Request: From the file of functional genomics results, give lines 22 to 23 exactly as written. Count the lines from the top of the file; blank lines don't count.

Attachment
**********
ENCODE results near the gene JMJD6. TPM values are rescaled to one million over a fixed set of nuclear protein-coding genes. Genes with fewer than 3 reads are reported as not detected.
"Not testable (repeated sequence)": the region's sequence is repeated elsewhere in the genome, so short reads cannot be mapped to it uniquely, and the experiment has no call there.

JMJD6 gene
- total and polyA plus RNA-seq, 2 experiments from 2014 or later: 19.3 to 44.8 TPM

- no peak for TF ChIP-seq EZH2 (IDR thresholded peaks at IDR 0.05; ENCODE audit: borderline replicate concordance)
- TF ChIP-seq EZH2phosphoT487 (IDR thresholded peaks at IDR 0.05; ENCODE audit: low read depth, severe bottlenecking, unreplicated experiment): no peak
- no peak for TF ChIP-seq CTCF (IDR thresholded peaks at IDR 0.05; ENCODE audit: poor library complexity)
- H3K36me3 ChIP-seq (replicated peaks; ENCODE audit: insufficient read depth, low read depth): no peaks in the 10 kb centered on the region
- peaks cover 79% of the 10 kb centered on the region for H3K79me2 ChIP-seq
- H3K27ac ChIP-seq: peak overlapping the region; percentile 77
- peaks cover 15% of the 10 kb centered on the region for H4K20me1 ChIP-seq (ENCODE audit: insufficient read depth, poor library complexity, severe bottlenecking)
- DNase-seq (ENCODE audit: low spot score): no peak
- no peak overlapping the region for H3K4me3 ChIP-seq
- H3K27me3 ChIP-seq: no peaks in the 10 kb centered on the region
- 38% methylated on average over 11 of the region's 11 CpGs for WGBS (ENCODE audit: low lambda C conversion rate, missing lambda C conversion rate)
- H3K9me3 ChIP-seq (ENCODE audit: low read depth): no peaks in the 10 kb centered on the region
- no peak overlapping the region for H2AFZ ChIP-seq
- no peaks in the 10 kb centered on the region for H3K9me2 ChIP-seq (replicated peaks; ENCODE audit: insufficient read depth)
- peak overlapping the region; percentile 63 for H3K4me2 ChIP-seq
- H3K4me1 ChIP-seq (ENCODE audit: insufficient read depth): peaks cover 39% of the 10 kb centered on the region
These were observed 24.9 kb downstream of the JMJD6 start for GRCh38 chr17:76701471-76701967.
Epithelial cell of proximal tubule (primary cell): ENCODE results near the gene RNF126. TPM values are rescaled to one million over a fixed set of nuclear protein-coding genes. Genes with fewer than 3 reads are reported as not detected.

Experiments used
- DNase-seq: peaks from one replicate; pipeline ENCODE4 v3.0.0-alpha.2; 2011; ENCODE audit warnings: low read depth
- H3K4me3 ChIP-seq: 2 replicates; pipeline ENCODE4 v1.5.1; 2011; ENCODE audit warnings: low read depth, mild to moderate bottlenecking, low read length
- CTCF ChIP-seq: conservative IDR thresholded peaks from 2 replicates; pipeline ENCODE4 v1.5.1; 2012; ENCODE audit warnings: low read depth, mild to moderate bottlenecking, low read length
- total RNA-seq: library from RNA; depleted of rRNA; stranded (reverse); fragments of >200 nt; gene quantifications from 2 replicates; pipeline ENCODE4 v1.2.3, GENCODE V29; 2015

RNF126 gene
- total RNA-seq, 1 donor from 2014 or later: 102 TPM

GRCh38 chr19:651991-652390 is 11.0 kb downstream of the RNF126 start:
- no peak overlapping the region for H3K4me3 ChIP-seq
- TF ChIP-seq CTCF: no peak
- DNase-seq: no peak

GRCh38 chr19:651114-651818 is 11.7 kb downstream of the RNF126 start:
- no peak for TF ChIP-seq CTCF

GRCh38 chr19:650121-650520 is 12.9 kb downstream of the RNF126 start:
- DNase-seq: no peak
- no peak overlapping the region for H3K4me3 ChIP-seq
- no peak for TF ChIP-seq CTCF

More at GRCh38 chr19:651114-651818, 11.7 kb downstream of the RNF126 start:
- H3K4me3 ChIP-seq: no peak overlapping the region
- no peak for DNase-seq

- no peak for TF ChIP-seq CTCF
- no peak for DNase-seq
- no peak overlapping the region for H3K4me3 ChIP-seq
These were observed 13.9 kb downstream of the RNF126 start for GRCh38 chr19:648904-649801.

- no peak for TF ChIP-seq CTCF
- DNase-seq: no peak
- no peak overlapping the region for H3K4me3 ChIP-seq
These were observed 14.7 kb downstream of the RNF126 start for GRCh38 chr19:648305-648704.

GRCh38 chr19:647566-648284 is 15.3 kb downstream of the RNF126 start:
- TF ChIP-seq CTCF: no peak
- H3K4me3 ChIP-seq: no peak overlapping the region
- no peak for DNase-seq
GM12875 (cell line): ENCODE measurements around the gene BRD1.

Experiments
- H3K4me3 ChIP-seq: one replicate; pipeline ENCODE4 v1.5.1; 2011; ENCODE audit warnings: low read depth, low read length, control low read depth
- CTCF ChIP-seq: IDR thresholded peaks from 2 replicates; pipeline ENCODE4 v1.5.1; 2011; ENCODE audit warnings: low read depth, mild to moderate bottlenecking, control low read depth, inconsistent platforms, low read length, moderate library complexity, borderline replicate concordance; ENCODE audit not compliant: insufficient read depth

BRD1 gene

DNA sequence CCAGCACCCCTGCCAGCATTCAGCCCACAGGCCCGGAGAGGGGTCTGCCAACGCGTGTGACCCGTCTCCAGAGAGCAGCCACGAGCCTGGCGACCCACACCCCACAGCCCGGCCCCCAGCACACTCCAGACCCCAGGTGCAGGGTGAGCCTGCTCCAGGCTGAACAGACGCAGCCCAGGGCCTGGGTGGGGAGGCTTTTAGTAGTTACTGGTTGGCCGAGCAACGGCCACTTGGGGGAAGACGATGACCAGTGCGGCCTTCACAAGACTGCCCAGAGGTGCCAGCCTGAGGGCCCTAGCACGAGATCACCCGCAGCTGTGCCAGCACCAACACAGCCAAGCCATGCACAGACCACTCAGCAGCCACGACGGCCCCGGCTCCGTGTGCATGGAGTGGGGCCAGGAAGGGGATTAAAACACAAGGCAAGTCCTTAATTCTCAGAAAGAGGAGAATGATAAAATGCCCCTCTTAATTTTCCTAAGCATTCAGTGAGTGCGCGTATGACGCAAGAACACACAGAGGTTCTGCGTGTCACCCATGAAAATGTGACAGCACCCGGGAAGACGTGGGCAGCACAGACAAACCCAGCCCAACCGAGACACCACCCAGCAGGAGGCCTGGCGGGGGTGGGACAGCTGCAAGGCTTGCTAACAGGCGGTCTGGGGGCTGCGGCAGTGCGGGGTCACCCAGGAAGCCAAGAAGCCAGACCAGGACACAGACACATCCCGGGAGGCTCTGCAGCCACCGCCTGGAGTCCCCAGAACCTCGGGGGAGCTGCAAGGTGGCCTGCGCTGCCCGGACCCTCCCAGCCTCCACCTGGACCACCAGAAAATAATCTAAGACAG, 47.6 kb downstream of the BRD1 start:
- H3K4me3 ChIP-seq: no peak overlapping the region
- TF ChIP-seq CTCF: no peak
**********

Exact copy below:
Epithelial cell of proximal tubule (primary cell): ENCODE results near the gene RNF126. TPM values are rescaled to one million over a fixed set of nuclear protein-coding genes. Genes with fewer than 3 reads are reported as not detected.

Experiments used